5. The shelter of claim 4 wherein said means for raising and lowering said pivoting wall portion comprises a cable connected to said pivoting wall portion and winching means.
6. The shelter of claim 1 wherein said means for supporting said fabric cover above said pivoting wall portion comprise rigid or semi-rigid beams attached to said container (10) at either end of said beams.
7. The shelter of claim 1 wherein said flexible cover is constructed from a fabric material.
8. The shelter of claim 1 wherein said flexible cover comprises an insulated fabric.
9. The shelter of claim 1 wherein a door is provided in one of said opposed ends of said container.
10. The shelter of claim 2 wherein said levelling means comprises wood blocks.
11. The shelter of claim 1 wherein said means for releasably securing said pivoting wall portion in said vertical position comprises a nut and bolt.
12. The shelter of claim 1 wherein said means for releasably securing said pivoting wall portion in said vertical position comprises latching means.
13. The shelter of claim 1 wherein said flexible cover is secured to an awning track around said opening.
14. The shelter of claim 1 wherein said flexible cover is secured to a flange secured to said container around said opening.
15. The shelter of claim 1 wherein said means for supporting said fabric cover above said pivoting wall portion comprises a rigid or semi-rigid frame secured at a lower end thereof to said pivoting wall portion and at an upper end thereof to said container.
16. A portable, collapsible shelter comprising:
a) a rigid, hollow container having opposed ends, opposed vertical sides, and a horizontal top and bottom, said ends, sides, top and bottom being secured to form a rigid container having the external dimensions and corner fitting locations which satisfy the standards for ISO Series 1 freight containers;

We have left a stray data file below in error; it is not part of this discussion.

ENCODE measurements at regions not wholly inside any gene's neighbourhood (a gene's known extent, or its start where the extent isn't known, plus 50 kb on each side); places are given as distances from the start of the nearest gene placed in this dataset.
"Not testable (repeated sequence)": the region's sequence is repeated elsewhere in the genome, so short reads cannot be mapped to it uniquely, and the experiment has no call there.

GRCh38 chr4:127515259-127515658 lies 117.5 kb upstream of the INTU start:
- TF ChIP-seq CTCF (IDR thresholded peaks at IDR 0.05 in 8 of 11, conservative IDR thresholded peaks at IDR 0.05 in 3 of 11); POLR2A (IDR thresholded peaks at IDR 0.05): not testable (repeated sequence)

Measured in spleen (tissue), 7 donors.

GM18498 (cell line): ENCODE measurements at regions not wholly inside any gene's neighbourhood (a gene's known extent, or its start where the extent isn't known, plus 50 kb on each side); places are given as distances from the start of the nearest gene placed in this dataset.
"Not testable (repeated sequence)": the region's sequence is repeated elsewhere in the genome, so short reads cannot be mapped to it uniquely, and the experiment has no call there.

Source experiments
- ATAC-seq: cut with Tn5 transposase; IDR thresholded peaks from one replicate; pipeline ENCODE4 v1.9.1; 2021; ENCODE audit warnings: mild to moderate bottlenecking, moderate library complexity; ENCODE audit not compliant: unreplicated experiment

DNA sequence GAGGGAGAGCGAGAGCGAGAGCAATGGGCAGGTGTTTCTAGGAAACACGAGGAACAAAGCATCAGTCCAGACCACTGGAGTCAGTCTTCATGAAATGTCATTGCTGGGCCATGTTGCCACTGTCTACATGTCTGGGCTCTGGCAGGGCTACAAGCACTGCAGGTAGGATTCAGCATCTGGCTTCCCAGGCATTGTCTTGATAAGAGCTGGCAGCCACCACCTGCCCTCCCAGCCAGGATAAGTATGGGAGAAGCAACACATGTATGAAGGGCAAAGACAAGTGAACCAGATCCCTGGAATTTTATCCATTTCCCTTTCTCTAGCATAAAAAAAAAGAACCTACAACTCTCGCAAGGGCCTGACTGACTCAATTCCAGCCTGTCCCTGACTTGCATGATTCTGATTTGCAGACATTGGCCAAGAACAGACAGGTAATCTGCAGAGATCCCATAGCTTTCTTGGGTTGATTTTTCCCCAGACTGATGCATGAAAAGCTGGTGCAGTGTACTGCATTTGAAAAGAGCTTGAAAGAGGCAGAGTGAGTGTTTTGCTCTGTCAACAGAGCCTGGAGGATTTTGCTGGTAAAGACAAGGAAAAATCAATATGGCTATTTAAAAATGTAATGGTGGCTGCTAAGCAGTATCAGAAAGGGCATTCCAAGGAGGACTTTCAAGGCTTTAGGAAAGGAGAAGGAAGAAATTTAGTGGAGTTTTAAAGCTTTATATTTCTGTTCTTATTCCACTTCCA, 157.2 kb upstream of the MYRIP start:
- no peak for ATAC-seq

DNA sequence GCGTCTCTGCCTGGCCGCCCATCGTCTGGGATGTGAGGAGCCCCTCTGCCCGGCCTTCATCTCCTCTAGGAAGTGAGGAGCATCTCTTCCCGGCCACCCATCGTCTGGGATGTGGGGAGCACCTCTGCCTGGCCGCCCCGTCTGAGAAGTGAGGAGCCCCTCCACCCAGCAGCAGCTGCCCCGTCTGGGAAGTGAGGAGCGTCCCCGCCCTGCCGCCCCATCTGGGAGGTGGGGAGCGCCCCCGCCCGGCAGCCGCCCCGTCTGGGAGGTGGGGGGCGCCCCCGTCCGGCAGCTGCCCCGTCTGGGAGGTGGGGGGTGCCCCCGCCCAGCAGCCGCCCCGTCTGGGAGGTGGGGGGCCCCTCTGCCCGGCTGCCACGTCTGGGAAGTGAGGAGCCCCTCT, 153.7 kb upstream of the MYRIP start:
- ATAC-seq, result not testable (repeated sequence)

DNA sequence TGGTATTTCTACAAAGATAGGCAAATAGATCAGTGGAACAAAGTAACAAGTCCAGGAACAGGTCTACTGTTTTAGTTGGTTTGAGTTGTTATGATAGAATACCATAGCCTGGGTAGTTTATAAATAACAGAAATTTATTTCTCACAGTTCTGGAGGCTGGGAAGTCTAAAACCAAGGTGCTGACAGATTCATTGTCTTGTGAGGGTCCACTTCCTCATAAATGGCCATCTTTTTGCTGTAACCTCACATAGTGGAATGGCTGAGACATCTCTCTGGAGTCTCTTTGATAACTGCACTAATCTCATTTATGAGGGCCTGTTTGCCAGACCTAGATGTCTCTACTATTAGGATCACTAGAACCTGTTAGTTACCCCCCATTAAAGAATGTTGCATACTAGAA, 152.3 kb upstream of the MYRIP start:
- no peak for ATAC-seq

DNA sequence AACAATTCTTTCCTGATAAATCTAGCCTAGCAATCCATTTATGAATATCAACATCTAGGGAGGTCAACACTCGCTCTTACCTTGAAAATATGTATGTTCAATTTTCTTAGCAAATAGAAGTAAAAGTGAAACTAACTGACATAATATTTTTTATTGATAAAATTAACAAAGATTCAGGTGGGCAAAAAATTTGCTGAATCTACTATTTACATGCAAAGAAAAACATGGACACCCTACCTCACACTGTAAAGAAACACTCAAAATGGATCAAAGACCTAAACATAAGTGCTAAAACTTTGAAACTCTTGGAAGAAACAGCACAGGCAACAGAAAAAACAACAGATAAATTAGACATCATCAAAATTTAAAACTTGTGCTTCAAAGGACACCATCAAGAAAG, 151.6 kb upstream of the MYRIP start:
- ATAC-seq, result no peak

b) at least one of said vertical sides comprising a pivoting wall portion hingedly connected to said vertical side along the lower edge of said pivoting wall portion to pivot between a closed vertical position and an open horizontal position, said pivoting wall portion having an outer edge, and whereby an opening is formed in said vertical side circumscribed by edges of said container when said pivoting wall portion is in the horizontal position;
c) means associated with said container and with said pivoting wall portion for releasably securing said pivoting wall portion in said vertical position;
d) means adapted to support said pivoting wall portion for releasably maintaining said pivoting wall portion in said horizontal position;
e) a flexible fabric cover secured to said outer edge of said pivoting wall portion and secured to said container around said opening formed when said pivoting wall portion is in said lowered horizontal position, and adapted to be supported above said pivoting wall portion when said pivoting wall portion is in said lowered horizontal position, thereby forming an enclosed space above said pivoting wall portion open to the interior of said container when said pivoting wall portion is lowered to the horizontal position.
Description
TECHNICAL FIELD

The invention relates to the field of portable shelters and more particularly collapsible portable shelters having both rigid frame and flexible fabric sections which collapse to a rigid shipping container.

BACKGROUND ART

The modular building industry provides re-locatable structures for a variety of commercial and industrial uses, such as portable offices, portable schools and industrial camps. Portable industrial camps are generally utilized for projects of short duration or projects which are sufficiently remote that site construction is uneconomical. Currently portable industrial camp shelters will be either wood frame construction or fabric tents.